Android is lord of the tablets

Figures from Gartner say that while tablet sales grew 68 percent in 2013 it appears that Android is the big winner.

Big G said that worldwide sales of tablets to end users reached 195.4 million units in 2013, a 68 percent increase on 2012.

Sales of iOS tablets grew in the fourth quarter of 2013, iOS’s share declined to 36 percent in 2013. This is because tablet growth in 2013 was fuelled by the low-end smaller screen tablet market, and first time buyers rather than those who want to mortgage their house to buy another overpriced toy.

History will look back on 2013 and say it was the year that tablets became a mainstream phenomenon, with a vast choice of Android-based tablets being within the budget of mainstream consumers while still offering adequate specifications, Big G said.

Roberta Cozza, research director at Gartner, said that as the Android tablet market becomes highly commoditised, in 2014, it was critical for vendors to focus on device experience and meaningful technology and ecosystem value. Otherwise, they are going to lose brand loyalty and improved margins, she said.

In 2013, the share of Apple’s iOS dropped 16.8 percentage points as the market demand was driven by the improved quality of smaller low-cost tablets from branded vendors, and white-box products continued to grow in emerging markets.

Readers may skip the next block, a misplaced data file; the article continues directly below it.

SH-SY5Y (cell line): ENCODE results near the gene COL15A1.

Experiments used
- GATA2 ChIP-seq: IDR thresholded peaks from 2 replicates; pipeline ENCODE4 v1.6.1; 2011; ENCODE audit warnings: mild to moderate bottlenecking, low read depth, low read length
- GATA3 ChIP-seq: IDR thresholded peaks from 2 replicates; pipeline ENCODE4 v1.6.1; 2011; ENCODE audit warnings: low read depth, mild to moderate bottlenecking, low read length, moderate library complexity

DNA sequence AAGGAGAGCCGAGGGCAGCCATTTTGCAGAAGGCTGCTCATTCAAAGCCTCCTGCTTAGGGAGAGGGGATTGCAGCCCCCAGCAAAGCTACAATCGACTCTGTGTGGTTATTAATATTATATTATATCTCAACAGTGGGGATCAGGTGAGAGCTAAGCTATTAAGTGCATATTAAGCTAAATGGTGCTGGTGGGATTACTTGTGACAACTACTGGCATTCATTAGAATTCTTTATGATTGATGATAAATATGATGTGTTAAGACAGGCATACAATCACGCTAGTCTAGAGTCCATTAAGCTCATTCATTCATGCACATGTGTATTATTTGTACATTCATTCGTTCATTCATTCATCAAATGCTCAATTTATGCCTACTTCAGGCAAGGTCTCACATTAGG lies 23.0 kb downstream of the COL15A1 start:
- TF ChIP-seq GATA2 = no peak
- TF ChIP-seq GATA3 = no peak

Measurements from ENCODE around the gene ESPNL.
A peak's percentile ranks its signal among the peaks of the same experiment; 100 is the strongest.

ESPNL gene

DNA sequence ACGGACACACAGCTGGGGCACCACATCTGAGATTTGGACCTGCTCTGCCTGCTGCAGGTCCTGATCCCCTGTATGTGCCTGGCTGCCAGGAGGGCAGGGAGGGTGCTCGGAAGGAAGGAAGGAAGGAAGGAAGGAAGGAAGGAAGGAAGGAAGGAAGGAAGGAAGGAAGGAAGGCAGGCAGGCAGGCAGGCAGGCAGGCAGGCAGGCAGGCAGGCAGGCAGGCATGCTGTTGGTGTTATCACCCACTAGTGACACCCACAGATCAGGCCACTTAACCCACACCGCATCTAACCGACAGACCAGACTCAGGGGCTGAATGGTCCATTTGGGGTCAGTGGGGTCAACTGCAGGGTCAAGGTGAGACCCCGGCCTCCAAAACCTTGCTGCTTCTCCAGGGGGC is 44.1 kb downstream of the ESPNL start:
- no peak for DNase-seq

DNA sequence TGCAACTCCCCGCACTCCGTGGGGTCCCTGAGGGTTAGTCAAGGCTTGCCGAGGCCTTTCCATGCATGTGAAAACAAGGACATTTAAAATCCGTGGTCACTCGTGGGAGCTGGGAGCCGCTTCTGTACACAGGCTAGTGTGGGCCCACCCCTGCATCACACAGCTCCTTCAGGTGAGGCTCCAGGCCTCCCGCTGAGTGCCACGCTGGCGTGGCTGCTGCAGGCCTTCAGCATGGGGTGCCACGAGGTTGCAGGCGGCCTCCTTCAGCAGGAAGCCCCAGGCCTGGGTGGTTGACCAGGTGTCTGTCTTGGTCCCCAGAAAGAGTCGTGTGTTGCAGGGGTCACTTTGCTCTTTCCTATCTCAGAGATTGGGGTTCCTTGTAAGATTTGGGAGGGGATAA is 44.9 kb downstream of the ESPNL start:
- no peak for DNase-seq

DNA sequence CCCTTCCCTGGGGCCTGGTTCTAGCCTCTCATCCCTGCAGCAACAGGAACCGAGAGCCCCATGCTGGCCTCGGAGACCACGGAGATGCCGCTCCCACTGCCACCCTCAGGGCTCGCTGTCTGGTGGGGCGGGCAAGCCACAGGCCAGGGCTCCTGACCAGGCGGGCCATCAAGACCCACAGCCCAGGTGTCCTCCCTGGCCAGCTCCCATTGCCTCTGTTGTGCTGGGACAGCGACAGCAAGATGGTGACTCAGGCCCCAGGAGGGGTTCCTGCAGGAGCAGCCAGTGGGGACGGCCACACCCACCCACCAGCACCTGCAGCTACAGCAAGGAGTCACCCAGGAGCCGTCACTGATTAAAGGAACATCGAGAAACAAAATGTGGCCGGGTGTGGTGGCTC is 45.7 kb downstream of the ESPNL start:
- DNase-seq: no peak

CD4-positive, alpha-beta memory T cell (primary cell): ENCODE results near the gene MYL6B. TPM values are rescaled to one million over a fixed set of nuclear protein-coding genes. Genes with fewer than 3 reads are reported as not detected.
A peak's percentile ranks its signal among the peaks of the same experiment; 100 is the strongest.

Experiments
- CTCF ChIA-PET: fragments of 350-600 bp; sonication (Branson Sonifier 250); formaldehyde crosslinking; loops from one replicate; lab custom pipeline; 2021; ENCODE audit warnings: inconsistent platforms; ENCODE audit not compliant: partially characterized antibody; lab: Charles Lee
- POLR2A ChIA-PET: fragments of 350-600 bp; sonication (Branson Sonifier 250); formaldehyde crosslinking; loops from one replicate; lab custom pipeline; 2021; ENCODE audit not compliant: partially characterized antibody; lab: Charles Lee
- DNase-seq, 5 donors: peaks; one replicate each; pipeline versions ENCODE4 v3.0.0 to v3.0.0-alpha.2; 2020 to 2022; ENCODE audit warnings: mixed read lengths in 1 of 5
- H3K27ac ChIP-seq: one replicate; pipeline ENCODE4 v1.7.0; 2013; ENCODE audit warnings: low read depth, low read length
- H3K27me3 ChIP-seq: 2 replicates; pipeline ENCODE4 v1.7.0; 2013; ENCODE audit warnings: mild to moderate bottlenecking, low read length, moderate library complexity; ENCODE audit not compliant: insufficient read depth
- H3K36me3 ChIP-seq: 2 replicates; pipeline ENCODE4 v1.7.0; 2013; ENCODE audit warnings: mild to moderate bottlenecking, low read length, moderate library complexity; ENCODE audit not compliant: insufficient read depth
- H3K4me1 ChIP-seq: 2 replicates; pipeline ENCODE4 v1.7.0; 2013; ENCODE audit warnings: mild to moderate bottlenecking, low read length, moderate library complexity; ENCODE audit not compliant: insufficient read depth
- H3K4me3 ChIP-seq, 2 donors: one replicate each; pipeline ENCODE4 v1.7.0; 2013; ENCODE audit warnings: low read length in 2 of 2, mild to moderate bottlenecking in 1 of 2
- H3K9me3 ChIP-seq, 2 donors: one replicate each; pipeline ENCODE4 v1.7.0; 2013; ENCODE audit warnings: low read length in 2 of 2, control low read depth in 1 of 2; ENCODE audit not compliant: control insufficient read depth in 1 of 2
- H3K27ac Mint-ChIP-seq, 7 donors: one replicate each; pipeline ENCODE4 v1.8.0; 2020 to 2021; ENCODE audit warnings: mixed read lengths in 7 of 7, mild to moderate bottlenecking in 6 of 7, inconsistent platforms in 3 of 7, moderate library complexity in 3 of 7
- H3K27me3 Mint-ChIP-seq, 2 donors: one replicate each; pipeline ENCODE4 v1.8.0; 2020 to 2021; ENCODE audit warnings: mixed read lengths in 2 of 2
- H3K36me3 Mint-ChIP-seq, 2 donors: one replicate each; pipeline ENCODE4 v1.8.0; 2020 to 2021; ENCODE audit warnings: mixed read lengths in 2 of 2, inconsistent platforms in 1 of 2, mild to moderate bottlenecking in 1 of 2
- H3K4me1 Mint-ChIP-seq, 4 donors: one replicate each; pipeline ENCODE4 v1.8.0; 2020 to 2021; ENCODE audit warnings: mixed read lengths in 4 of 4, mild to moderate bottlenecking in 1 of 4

Gartner analysts said emerging markets recorded growth of 145 per cent in 2013, while mature markets grew 31 percent.

“Apple’s tablets remain strong in the higher end of the market and, Apple’s approach will continue to force vendors to compete with full ecosystem offerings, even in the smaller-screen market as the iPad mini sees a greater share”, Cozza said.

In 2013, Microsoft’s tablet volumes improved but share remained small. Despite Microsoft now acting more rapidly to evolve Windows 8.1, its “egosystem” still failed to capture major consumers’ interest on tablets.

“To compete, Microsoft needs to create compelling ecosystem proposition for consumers and developers across all mobile devices, as tablets and smartphones become key devices for delivering applications and services to users beyond the PC,” said Cozza.

Microsoft is better in the ultramobiles market which are more productivity oriented, where its partners are ramping up new form factors and designs.

The tablet market has become a challenging environment for branded hardware-driven players. They are squeezed by service-driven and content-driven players, and aggressive prices from white-box vendors. In addition, a situation where the top two tablet vendors have captured 55 percent of the market in 2013 compounds the challenge, the report said.

Samsung exhibited the highest growth of the worldwide tablet vendors, at 336 percent, in 2013. The expansion and improvement of its Galaxy tablets, together with strong marketing and promotions, helped Samsung bridge the gap with Apple.